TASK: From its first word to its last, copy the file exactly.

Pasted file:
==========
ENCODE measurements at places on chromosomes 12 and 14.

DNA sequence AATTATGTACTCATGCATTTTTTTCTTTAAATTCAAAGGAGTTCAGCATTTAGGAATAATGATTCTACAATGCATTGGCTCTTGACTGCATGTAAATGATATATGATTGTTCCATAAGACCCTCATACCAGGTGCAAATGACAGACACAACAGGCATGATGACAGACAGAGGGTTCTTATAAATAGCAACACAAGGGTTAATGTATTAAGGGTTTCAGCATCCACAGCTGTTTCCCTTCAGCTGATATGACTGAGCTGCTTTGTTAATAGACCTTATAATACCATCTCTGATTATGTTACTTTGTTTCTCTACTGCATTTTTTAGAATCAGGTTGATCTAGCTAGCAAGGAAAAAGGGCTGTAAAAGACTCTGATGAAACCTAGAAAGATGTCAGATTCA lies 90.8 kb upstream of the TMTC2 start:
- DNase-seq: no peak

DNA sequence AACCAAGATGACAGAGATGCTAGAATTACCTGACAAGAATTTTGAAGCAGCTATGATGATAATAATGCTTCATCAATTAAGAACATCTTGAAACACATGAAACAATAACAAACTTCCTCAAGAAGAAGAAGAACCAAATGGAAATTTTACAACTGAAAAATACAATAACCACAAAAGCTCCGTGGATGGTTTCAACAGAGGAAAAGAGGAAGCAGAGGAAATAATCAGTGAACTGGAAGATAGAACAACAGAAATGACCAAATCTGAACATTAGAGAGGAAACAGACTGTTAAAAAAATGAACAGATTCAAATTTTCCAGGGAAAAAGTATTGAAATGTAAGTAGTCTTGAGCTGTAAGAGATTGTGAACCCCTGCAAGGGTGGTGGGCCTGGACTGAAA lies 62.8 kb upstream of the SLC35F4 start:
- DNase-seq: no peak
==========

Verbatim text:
ENCODE measurements at places on chromosomes 12 and 14.

DNA sequence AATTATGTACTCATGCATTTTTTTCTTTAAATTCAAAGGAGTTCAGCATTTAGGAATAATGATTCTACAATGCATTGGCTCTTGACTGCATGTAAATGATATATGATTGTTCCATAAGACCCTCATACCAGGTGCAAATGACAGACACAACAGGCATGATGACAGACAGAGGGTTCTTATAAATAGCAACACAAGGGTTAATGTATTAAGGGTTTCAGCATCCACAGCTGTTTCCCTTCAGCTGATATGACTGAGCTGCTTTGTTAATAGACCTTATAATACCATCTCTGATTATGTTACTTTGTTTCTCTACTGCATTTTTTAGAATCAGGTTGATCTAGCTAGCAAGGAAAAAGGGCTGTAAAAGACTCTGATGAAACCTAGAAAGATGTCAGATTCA lies 90.8 kb upstream of the TMTC2 start:
- DNase-seq: no peak

DNA sequence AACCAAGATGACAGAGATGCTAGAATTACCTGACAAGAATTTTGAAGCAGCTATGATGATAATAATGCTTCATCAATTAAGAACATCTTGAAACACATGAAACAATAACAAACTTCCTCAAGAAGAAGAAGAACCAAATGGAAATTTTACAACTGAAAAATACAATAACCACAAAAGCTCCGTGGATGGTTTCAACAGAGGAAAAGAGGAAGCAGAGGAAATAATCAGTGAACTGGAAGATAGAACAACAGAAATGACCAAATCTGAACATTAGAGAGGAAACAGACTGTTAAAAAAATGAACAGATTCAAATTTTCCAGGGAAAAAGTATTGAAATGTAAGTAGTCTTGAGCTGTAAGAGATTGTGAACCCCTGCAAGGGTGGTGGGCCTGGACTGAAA lies 62.8 kb upstream of the SLC35F4 start:
- DNase-seq: no peak